Adventures in Dyeing: Second

Rit dye silk


Prewash item to be dyed to remove any finishes that could interfere with the dye being absorbed evenly.

Protect work surface with a plastic table cover. .

Estimate the weight of the item to be dyed to determine how much dye to use. As a guideline, ½ bottle liquid dye or 1 box powder dye will color up to one pound of fabric.

Fill large plastic container or dishpan with very hot water (140F), enough for the fabric or item to move freely (about 3 gallons for one pound of fabric). If tap water is not hot enough, heat some water in a tea kettle or in the microwave.

Wearing rubber gloves, shake dye bottle or dissolve one package of powdered dye thoroughly in 2 cups of very hot water. Add dye to water and stir well.

For cottons, dissolve 1 cup of salt in 2 cups of hot water; stir well. Add to dye bath. For silk, wool or nylon, add 1 cup of white vinegar to dye bath. If possible, wait 5 minutes before adding salt or vinegar. This will help promote level dyeing Add squirt of dishwashing liquid. Stir well.

Using a paper towel or scrap of fabric, test dye color to make sure it’s the shade you want. If color is too light, add more dye. If color is too dark, add more water.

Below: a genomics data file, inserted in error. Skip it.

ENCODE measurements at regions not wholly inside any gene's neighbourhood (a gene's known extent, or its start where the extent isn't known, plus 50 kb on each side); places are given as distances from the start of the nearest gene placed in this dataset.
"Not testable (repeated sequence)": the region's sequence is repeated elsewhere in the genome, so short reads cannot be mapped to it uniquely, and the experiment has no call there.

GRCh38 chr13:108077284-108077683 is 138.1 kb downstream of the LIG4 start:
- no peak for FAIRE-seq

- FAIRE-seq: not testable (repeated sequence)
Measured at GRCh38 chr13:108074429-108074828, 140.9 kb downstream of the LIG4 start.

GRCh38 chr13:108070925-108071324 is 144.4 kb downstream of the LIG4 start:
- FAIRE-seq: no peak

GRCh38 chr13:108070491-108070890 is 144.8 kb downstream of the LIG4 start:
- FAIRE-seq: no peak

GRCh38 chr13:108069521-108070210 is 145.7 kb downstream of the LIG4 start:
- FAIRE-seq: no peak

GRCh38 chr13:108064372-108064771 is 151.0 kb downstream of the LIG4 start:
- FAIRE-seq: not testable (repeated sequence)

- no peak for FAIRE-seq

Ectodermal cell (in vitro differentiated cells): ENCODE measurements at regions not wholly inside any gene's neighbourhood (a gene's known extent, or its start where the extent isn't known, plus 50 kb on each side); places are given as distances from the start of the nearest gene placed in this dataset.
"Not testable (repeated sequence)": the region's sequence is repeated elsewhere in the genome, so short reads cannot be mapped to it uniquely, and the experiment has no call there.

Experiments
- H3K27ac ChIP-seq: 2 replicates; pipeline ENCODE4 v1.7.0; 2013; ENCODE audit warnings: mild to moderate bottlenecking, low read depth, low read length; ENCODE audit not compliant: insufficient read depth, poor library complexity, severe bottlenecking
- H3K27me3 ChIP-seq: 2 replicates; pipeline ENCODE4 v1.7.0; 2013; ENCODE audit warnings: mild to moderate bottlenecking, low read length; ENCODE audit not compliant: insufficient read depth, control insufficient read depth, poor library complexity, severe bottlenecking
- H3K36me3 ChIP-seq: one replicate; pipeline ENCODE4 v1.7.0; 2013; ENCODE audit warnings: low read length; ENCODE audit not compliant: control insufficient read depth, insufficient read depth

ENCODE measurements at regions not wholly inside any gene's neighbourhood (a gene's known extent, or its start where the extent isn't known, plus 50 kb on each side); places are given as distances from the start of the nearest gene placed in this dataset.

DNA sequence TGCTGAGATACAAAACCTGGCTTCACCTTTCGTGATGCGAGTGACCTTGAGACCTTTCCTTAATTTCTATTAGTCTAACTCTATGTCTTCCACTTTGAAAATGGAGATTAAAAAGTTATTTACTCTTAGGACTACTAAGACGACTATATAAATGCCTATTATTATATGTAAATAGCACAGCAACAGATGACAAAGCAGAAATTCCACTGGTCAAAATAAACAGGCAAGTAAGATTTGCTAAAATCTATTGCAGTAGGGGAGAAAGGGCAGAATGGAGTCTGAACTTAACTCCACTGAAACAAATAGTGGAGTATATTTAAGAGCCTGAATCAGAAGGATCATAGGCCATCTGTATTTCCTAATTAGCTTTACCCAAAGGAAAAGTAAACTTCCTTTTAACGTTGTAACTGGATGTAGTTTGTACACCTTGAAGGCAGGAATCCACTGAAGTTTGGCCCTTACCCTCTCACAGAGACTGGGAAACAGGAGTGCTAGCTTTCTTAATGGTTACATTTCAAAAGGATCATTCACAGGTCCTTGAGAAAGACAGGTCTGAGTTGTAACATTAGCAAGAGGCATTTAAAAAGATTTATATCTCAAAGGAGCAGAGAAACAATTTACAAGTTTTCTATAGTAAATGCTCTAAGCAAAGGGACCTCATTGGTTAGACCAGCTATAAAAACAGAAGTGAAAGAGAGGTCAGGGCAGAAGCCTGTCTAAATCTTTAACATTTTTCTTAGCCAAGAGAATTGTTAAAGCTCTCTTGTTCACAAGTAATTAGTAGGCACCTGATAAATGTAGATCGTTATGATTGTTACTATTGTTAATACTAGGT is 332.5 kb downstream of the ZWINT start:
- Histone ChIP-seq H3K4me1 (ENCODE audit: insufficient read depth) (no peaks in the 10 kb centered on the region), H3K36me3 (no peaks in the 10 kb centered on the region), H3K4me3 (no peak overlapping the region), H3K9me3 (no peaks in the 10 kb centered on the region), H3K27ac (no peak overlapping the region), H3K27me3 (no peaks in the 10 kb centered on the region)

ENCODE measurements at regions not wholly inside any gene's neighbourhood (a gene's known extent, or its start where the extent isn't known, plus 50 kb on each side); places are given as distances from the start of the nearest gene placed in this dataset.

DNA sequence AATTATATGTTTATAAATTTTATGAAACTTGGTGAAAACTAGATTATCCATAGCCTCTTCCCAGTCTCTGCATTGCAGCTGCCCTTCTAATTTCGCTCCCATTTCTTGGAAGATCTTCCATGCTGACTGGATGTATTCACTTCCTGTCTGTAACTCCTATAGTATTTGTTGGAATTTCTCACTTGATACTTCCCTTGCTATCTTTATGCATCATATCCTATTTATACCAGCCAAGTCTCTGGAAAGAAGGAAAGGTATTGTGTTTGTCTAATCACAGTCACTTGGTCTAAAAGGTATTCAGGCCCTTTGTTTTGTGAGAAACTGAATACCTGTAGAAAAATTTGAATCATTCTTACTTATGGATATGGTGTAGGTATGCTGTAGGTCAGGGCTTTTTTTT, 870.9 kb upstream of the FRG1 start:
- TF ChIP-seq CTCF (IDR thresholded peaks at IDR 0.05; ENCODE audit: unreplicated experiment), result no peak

Wet fabric or item with warm water, then squeeze out excess water. Smooth out wrinkles and add to the dye bath.

Stir constantly — back and forth, and up and down — for 10 to 30 minutes or until desired color is achieved . Make sure the item does not get twisted or tangled as this could cause uneven dyeing. The longer the item is in the dye bath, the darker the color will be. Keep in mind that the dye color will appear darker when the item is wet.

Remove item from the dye bath and rinse thoroughly in warm water, gradually making the water cooler until the water runs clear. Optional: To reduce color bleeding, use Rit Dye Fixative for all cotton fabrics immediately after dyeing, following instructions on bottle.

Wash item by hand in warm water with mild detergent and rinse thoroughly once again in cool water. Or, launder item in the washing machine with an old towel.



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